The i-gel is a new single-use, noninflatable supraglottic airway for use in anesthesia during spontaneous or intermittent positive pressure ventilation.[5] The i-gel airway is an anatomically designed mask made of a gel-like thermoplastic elastomer, with a soft durometer and a gel-like feel.[6] The pediatric i-gel is a new, smaller model of the well-known i-gel used in adult patients. It has a channel for gastric catheter placement, except for size 1.[1] The soft, noninflatable cuff fits snugly into the perilaryngeal framework, mirroring the shape of the epiglottis, aryepiglottic folds, piriform fossae, perithyroid, peri-cricoid, posterior cartilages, and spaces. Therefore, each structure receives an impression fit, thus supporting the seal by enveloping the laryngeal inlet.[7] The seal created is sufficient for both spontaneous breathing as well as for paralyzed patients. Studies in adults have been promising, showing an easy insertion, high airway leak pressures, and low complication rates, with few postoperative complaints.[811]

In this study, we found that insertion of the i-gel was successful on the first attempt in 29 of the 30 patients and was comparable to 27 of 30 in the PLMA group. A global study, involving 50 children undergoing ventilation using the i-gel pediatric device, was carried out over two months. In that study the success rate for inserting the device was 80% on the first attempt and 100% after two attempts.[12,13] Other studies of using the pediatric i-gel[14] and LMAs[15,16] have shown similar results. The ease of insertion was graded as ‘easy’ or ‘very easy’ in all cases in the i-gel group and 90% (27 of 30) in the PLMA groups. This higher number of difficult insertions in the PLMA group may be explained by the relative anatomy of the pediatric oro-hypopharynx and the bowl of the PLMA. The larger bowl of the PLMA is more difficult to insert in the mouth and is more likely to fold over. For the most part, a relatively large tongue, a floppy epiglottis, a cephalad and more anterior larynx, and a frequent presence of tonsillar hypertrophy may disturb PLMA insertion in pediatric patients.[17] However, the i-gel is easier to insert because of a non-inflatable cuff and smaller bowl.[1]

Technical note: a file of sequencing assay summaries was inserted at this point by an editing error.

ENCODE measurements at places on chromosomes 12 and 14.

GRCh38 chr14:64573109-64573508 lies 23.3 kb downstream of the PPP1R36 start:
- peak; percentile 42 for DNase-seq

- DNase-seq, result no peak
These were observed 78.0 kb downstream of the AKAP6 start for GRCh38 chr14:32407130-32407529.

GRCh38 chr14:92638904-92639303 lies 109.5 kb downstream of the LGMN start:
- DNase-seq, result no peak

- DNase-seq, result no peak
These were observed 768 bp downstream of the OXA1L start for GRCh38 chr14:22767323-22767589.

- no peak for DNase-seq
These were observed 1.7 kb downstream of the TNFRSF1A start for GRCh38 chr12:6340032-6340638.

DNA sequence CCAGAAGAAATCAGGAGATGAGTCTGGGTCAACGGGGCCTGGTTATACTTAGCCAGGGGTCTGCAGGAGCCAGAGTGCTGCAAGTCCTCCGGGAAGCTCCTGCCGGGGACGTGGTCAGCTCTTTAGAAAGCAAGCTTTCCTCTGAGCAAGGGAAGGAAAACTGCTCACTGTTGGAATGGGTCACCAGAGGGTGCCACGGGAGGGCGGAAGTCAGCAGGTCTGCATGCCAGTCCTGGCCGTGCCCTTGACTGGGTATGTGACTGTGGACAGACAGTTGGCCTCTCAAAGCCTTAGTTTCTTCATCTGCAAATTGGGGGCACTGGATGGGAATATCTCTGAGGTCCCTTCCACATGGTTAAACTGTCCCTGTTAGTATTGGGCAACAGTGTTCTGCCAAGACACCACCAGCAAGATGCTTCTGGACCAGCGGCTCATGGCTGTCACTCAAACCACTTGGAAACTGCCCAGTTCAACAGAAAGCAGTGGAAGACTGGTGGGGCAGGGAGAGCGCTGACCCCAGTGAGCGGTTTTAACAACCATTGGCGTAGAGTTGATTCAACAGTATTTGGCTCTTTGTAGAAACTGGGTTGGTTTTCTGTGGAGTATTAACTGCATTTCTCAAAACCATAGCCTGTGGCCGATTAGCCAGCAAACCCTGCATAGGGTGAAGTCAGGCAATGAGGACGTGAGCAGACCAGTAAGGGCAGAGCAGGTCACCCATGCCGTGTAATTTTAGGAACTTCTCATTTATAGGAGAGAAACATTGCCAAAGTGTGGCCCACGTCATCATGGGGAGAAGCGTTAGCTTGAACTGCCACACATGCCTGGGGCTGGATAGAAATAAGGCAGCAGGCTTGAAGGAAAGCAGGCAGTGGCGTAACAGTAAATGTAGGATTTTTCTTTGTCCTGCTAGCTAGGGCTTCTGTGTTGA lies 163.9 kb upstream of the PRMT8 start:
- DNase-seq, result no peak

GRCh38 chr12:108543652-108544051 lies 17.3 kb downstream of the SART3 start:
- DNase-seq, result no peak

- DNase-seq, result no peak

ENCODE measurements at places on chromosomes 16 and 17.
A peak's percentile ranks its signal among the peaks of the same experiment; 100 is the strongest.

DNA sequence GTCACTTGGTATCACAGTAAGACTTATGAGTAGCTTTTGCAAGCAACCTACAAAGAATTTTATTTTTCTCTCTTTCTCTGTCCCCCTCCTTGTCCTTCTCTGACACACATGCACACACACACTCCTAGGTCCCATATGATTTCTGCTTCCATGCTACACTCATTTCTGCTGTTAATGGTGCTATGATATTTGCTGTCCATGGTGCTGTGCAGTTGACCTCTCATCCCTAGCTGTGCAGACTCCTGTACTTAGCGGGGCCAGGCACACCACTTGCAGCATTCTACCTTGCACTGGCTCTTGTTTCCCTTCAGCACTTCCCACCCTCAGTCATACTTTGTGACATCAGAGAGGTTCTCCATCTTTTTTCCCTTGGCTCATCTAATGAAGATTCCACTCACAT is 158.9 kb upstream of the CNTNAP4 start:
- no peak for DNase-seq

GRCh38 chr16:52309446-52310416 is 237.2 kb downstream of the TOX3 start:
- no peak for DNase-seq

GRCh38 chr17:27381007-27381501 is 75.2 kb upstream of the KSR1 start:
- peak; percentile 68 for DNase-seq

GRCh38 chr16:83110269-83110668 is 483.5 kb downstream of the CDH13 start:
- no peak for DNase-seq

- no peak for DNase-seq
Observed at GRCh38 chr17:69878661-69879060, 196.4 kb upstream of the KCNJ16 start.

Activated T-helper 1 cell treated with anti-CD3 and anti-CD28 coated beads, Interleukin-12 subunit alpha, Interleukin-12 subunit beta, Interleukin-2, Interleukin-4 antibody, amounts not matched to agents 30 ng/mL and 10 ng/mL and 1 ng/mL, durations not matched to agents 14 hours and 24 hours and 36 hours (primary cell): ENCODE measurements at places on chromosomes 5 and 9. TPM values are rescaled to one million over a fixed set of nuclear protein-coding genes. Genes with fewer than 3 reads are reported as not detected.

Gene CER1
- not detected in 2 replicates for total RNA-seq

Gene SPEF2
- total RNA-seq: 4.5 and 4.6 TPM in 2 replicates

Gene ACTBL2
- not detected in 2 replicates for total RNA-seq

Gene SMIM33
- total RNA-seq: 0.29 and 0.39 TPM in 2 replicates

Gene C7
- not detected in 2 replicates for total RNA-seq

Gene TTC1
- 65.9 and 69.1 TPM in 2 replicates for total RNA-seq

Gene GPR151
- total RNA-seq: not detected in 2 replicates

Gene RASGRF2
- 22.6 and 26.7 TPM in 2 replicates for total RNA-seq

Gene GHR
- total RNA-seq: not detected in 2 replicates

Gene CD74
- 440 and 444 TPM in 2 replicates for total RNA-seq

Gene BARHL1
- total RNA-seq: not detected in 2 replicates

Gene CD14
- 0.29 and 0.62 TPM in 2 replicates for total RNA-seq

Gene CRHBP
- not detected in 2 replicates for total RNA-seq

We found that the oropharyngeal sealing pressure of the i-gel was significantly higher than that of PLMA. A similar result in OSP was observed by Goyal et al.[18] They found that the OSP in size 2 i-gel (26 ± 2.6 cm H2O) was significantly higher than that in size 2 PLMA (23 ± 1.2 cm H2O). Shin et al.[19] found no difference in OSP between i-gel and PLMA, in adult patients. On the contrary, Singh et al.[4] found that the OSP of PLMA was higher than that of i-gel (29.60 vs. 25.27 cm H2O). Schmidbauer et al.[20] also found that the OSP of PLMA was higher than that of i-gel. Higher OSP in PLMA could be explained by the presence of a dorsal cuff, which was found in PLMA size 3 and above.[21] In our study, higher sealing pressure in i-gel might be due to the lack of a dorsal cuff in size 2.5 PLMA. On the other hand, the sealing pressure quality was the same in all sizes of i-gel, because of its non-inflatable cuff. This observation was further substantiated by Beylacq et al.[14] (25 cm H2O) and Bopp et al. (25.1 ± 4.7 cm H2O).[11]

The incidence of complications (airway trauma and sore throat) has been very low in all cases, except for blood staining in a few children in the PLMA group, which is neither clinically important nor statistically significant. Other studies have also reported a similar incidence. [14,15] Although i-gel inserts less pressure on the perilaryngeal tissue because of its non-inflatable cuff, the incidence of sore throat is comparable in the two groups. This observation in our study is supported by the study of Seet et al.[22] where they stated that a sore throat could be minimal even with supraglottic devices with an inflatable cuff, if the intracuff pressure remained less than 60 cm H2O.

Conclusion

From our study we conclude that size 2.5 i-gel is comparable to PLMA of the same size, in terms of hemodynamic parameters, ease of insertion, and postoperative complications. The oropharyngeal sealing pressure is the only parameter that is significantly higher in the i-gel group. Size 2.5 i-gel is equally safe, efficient, and cost-effective in children, compared to other prototypical pediatric supraglottic airway devices. Therefore, i-gel must be more frequently used in children in both elective surgeries and in procedures requiring anesthesia outside the Operating Room.

Footnotes

Source of Support: Nil.

Conflict of Interest: None declared.

References